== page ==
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Brazilian Houses: 6 Residences With a Mixed Structure

Jul 12, 2023Jul 12, 2023

There are several constructive technologies to configure the structural system of a building. From the 1960s onwards, the adoption of techniques that enabled the interaction between different materials became increasingly common, diversifying the design language and seeking the main advantages each element has to face certain situations. Over the years, some mix concrete, wood, stones or steel.

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Combining structures brings different benefits to the construction: facilitating its execution, reducing sections of structural elements, improving fire resistance and rigidity, and reducing weight, cost and amounts of waste. These facts can also come together when thinking about the aesthetics of your project. To illustrate it, we selected six contemporary Brazilian houses that adopt mixed structures as a solution.

"A timber and steel mixed structure was combined with a color range that emphasizes the structural elements. Vivid blue details frame the structure, and the closure blinds are translucent, exploring the amplitude and integration with the garden."

"The structural system of both buildings is composed of two parts that were built independently: the exposed concrete structure and solid brick walls – the "core"- and the glued laminated wood (Glulam) roof. The aim was to combine local labor and traditional building materials with a large lightweight structure made from reforestation wood, remotely prefabricated, and assembled on site."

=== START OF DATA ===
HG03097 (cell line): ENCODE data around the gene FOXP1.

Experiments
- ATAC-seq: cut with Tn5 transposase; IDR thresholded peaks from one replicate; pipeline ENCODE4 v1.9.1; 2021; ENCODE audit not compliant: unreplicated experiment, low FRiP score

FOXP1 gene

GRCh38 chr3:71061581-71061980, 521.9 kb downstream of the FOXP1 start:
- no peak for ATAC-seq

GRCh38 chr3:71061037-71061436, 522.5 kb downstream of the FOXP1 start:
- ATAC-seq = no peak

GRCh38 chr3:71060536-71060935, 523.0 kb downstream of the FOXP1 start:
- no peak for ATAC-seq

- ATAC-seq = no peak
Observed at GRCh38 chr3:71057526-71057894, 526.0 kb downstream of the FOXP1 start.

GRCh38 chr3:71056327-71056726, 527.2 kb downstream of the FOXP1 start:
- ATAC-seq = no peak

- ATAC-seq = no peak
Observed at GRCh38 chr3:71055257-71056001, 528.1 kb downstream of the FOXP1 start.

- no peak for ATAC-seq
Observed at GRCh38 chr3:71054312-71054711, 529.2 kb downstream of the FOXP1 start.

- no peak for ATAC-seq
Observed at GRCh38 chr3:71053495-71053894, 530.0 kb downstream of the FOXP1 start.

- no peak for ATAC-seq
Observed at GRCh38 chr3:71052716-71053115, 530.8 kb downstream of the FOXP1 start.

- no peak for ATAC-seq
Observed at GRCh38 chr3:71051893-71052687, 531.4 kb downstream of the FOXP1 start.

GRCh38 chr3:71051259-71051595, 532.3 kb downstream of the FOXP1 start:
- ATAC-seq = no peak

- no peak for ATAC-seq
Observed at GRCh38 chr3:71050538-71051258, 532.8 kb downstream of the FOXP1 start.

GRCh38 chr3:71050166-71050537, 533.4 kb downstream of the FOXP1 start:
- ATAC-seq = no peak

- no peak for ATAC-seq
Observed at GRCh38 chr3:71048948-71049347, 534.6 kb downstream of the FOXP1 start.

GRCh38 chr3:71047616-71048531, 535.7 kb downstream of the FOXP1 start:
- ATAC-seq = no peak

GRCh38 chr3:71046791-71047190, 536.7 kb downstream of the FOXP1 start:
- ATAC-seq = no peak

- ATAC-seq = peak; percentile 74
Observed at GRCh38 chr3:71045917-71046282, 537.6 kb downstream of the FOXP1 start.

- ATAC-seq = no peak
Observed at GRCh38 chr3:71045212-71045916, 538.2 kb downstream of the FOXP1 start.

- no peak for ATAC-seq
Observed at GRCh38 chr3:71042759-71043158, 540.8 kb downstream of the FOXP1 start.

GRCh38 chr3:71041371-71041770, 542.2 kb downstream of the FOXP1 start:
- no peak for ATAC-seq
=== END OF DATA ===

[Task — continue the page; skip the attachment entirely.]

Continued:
"A load-bearing masonry box made of concrete blocks contains the staircase and the bathrooms while also supporting one end of the steel structure, which is supported by a pair of concrete pillars on the other end. Wood is used on the exterior walls of the elevated prism, the floor of the private areas, and the decks and ceilings of the leisure areas."

"The construction had a relatively low budget, R $ 1,000.00 per m², and a duration of 100 days, the thermoacoustic tile was an economical solution that provides comfort to the residents, in addition to being very light, it allows the structure of the the house is very delicate and simple, so, in order to have a more practical, economical and fast work, a mixed structure, foundation and pillars in reinforced concrete, and roof structure in metallic structure were adopted."

"This is not a delicate site plan, no. The house does not "rest" on the land, it does not touch the earth with pilotis, and it is not structurally brash. It is a blunt site plan, embedded in the slope, blooming from the soil. (...) We added only what was necessary to make this ruin a home. And in opposition to what belongs to the land, the stones, and everything placed on the ruin that came from outside, using what is most modern and rational in the civil construction industry: cross-laminated timber (CLT) and glass. The nature of these materials reclaims their positions in the structure. "

"The house was designed in mixed structure. Retaining walls in reinforced concrete and 2 gables also specifically serve for adjustment of some quotas of the land and anchoring to the metal frame, hoisted on the trees."

ArchDaily Team Diogo Simões